Montreal students, aspiring teachers blast Quebec’s secularism bill in school walkout
Montreal students and teachers took to the streets as opposition grows to the Quebec government’s proposed religious symbols ban one week after it was tabled.
A crowd gathered outside of Pierrefonds Comprehensive High School early Friday afternoon, with many teenagers donning hijabs in protest. Grade 11 student Layla Saadi said she and her fellow classmates don’t support the Coalition Avenir Québec government’s secularism bill.
“It’s disgusting,” said Saadi. “It shouldn’t be put in place in a democracy.”
Bill 21 would bar Quebec civil servants in positions of authority from wearing religious symbols in the workplace. The sweeping ban would apply to teachers, police officers and judges among others.
While the proposed legislation includes a grandfather clause that would exempt current employees who wear religious garb from the ban, aspiring teachers would have to abide by it.
Zeinab Daher was celebrating her last day of her internship as a student teacher. After four years of studying, she is on the cusp of graduating university — but she worries her aspirations will be dashed by the province’s plan.
“I might have to reconsider my career and I don’t want to do this,” she said.
Standing outside of the school, Daher said she wants Quebecers to know what’s unfolding in the wake of the proposed legislation. While she said she not surprised by the bill, she feels let down by the province.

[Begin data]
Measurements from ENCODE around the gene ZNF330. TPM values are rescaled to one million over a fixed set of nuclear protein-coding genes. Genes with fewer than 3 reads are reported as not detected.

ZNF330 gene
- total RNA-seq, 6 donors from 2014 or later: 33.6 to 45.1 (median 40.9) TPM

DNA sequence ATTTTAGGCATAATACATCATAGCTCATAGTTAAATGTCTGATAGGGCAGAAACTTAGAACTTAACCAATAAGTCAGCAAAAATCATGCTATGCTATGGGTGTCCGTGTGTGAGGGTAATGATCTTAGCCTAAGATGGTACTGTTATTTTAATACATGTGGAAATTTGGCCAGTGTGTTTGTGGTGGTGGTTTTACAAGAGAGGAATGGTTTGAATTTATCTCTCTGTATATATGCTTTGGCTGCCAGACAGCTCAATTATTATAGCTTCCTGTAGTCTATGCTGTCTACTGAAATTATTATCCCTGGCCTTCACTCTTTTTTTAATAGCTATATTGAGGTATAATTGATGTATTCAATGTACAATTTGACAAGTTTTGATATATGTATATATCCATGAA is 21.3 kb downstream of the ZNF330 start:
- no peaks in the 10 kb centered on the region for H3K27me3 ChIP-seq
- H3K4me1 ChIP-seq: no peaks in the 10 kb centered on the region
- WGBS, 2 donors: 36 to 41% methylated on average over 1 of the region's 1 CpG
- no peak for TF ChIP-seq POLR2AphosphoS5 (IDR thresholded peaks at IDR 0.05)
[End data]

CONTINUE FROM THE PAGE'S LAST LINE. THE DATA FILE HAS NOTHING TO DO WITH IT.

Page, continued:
“It’s not because I’m wearing a veil that I’m not a good teacher or that I can’t teach my students,” she argued.
The demonstration took place as a coalition of political leaders from different levels of government denounced Bill 21. They called for Quebecers opposed to secularism plan to join them in an April 14 protest.
The elected officials told a crowd of reporters they hope to defeat the bill, a sentiment that was echoed by a teacher who joined her students in the walkout in Pierrefonds.
“I hope it shows Mr. Legault and his government that the future generations are opposed to this,” said Rawan Moudarres. “They know that we are entitled to our freedoms and we are entitled to our rights. I hope this is a clear message to him.”
Students like Saadi said they have their own message for Premier François Legault about Bill 21.
“We’re the next set of voters so if you’re going to put it in place, it’s not going to last long,” she said.
WATCH BELOW: West Island communities voice opposition to Quebec’s religious symbols bill
— With files from Global News’ Tim Sargeant and The Canadian Press
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